If you’re suffering from back pain and looking for non-surgical relief, cortisone injections may be just what the doctor ordered. While they have gotten a bad rap in the past, by today’s medical standards, and according to Spine Universe, cortisone shots are actually considered to be useful and effective for easing back pain.
Why cortisone shots got a bad rap
If the term “cortisone shot” carries a negative connotation in your mind, you’re not alone. Cortisone injections, also known as epidural steroid injections (ESIs) were first administered to people suffering from sciatica and lower back pain in 1952. At the time, it was the quickest way to combat back pain temporarily without surgery.
Problems with cortisone shots were not uncommon. Some of the issues were due to the amount of cortisone administered — the dosage was too big. Other issues arose based on the injection being given in the wrong spot or the individual’s health not being fully assessed.
Remember, these are not anabolic steroids, like what weight lifters or athletes use to bulk up. Steroids are used differently in medical practice.
Effective relief for back pain
Today, medical professionals rely on cortisone injections to help people who live with chronic back pain. In a recent article featured on Spine Universe, Dr. John A. Van Houten, MD, a board certified orthopaedic surgeon who specializes in non-surgical spine problems, arthroscopic surgery and general orthopaedic surgery, wrote about cortisone and its effectiveness for back pain.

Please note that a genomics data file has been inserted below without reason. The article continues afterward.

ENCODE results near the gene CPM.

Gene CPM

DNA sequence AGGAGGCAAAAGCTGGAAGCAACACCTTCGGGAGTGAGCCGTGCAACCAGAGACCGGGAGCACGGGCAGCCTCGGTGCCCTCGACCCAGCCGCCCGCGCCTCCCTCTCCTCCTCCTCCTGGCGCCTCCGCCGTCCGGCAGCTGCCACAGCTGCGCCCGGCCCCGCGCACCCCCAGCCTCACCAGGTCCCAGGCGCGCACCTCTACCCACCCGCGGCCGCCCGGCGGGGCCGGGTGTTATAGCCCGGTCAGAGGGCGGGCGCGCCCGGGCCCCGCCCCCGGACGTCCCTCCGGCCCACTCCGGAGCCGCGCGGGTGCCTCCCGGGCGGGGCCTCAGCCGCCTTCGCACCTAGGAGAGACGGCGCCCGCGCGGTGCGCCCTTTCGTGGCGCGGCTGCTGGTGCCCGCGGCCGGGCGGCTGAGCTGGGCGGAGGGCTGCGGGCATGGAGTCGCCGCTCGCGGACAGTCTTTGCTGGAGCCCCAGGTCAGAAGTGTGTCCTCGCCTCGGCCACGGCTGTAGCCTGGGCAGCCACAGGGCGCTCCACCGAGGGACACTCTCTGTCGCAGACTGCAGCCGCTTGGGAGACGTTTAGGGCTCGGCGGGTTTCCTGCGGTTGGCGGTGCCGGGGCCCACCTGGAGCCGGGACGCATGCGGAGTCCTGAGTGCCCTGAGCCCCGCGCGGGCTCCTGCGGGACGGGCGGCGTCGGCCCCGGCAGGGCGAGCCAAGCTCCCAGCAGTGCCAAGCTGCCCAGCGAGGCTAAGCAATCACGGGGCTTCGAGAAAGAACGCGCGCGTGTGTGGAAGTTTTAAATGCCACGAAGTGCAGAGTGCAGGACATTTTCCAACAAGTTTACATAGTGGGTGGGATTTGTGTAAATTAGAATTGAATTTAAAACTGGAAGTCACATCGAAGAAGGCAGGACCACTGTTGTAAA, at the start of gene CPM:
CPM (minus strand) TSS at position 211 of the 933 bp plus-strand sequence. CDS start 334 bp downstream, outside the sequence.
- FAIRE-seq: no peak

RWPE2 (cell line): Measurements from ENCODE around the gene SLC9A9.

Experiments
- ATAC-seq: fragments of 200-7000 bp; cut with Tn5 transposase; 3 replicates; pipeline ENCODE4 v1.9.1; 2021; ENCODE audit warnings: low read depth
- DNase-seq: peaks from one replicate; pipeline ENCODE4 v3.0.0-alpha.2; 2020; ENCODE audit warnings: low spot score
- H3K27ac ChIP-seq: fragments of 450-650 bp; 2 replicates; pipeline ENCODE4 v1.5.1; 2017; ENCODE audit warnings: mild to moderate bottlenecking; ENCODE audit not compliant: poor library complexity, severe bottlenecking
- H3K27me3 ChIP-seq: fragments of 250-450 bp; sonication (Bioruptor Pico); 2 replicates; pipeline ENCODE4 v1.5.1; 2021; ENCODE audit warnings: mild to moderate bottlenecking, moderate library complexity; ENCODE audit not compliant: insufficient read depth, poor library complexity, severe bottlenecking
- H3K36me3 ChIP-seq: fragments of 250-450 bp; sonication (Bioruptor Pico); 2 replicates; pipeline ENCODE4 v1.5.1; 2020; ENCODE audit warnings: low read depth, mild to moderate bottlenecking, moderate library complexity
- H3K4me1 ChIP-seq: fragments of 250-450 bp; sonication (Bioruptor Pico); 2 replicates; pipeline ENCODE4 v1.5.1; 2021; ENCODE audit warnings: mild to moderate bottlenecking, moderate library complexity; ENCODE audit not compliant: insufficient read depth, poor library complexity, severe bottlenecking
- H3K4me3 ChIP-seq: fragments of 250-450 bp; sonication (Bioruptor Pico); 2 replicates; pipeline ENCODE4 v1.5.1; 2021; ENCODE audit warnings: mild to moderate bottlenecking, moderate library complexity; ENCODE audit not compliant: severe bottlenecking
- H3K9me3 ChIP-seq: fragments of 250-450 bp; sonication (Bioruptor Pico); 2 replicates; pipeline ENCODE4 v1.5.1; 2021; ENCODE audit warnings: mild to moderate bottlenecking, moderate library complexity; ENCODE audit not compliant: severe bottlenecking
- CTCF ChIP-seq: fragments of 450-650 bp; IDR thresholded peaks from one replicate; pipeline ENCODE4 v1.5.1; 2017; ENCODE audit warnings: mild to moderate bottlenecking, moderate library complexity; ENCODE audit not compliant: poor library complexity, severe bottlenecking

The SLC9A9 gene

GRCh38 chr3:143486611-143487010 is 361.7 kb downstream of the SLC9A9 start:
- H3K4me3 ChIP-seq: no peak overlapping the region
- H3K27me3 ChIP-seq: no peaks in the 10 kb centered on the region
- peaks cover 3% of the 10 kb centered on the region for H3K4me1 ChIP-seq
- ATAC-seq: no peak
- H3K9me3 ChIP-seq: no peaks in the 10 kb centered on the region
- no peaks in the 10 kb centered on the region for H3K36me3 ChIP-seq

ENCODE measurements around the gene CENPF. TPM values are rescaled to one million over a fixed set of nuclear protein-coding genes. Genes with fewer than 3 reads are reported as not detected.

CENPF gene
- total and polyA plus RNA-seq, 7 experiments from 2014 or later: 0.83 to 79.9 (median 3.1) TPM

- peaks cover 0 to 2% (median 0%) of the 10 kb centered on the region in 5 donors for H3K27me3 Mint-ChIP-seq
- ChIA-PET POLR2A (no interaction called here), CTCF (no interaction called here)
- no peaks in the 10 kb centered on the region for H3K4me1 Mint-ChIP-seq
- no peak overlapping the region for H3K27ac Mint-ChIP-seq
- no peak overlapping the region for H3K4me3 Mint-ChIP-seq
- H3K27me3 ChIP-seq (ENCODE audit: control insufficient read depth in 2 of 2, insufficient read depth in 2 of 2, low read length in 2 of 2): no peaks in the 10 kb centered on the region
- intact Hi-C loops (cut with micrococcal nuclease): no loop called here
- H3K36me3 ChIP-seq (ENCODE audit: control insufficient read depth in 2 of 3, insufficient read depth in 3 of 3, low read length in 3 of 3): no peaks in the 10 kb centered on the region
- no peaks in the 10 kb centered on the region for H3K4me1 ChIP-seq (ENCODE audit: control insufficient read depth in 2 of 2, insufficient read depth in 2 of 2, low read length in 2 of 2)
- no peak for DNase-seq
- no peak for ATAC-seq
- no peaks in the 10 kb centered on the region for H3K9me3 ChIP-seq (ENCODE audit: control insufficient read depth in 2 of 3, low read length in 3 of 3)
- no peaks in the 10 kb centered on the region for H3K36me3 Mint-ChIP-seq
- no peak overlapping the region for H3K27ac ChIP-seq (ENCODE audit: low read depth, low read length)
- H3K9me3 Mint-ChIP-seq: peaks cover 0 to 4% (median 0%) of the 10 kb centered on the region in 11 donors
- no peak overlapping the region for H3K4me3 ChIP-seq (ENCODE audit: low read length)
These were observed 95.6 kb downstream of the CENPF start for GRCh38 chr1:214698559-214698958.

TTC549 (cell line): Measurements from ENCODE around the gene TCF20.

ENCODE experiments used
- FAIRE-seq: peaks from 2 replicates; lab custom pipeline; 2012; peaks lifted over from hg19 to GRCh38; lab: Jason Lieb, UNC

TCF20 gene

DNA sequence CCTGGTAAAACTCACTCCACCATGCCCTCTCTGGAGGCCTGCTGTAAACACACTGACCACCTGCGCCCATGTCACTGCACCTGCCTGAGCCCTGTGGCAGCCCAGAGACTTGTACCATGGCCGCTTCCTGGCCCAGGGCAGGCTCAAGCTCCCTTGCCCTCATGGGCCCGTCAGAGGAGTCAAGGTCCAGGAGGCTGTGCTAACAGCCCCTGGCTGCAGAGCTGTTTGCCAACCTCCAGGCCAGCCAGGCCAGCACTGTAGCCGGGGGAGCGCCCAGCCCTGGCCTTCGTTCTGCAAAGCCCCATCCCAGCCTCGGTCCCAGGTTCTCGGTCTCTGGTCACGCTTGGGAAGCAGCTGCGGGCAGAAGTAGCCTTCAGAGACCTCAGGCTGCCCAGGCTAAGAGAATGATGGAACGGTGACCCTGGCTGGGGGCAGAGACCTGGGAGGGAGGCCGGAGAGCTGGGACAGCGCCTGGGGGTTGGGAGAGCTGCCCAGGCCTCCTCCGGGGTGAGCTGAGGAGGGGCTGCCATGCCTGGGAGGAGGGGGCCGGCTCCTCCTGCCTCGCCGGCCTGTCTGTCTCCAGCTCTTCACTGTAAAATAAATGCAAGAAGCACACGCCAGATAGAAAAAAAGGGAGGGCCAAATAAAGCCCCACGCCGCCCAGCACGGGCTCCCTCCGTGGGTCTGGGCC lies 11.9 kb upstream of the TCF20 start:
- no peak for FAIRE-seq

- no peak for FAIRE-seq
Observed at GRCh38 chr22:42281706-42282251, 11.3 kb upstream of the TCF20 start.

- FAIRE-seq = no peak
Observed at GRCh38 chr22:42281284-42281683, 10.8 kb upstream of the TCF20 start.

Dr. Van Houten explained, “Epidural steroid injections are useful for a variety of back conditions including sciatica, arthritis, degenerative disc problems, and spinal stenosis.”
How cortisone shots are administered
The location of the injection site is determined by your specific back condition. Someone who has sciatica, degenerative disc problems or spinal stenosis would get a cortisone shot injected into an area in the spinal column called the dura, the sac that encloses the spinal cord and spinal nerves.
While the idea of an injection in the spine is not appealing, the shot is not as painful as it sounds. Cortisone is often administered with a numbing agent, like Carbocaine or Lidocaine. For women who have had epidurals in the delivery room, a cortisone injection is a piece of cake.
It’s still a short-term fix
While a cortisone injection may give you temporary relief from back pain, it isn’t a cure-all for your back condition. If you’re struggling with pain that radiates down your leg, a cortisone shot could give you the relief you need to start physical therapy. For others, your chronic back condition may improve while you’re pain-free from the cortisone. But keep in mind, cortisone is only treating your symptoms, not the cause.
According to The Healthy Back Institute, “99 percent of back pain is the result of a physical problem, which means it requires a physical solution – regardless of the type or severity of the condition. No pill, injection, or massage can deliver lasting physical changes in – or for – your body.”
The verdict on cortisone shots
Trying a cortisone injection to temporarily alleviate your back pain is your personal decision. Chronic pain is miserable, so if you need relief, it’s probably a safe solution to try. Of course, your trusted medical professional will give you the pros and cons.
While the effects of a cortisone shot could make your journey to back to spine health more comfortable for a while, the real healing will begin when you can make physical changes that include muscle balance and proper alignment of your spine.
Have you tried a cortisone shot within the past few years to ease your back pain? If you have a story to share, let us know in the comments section below.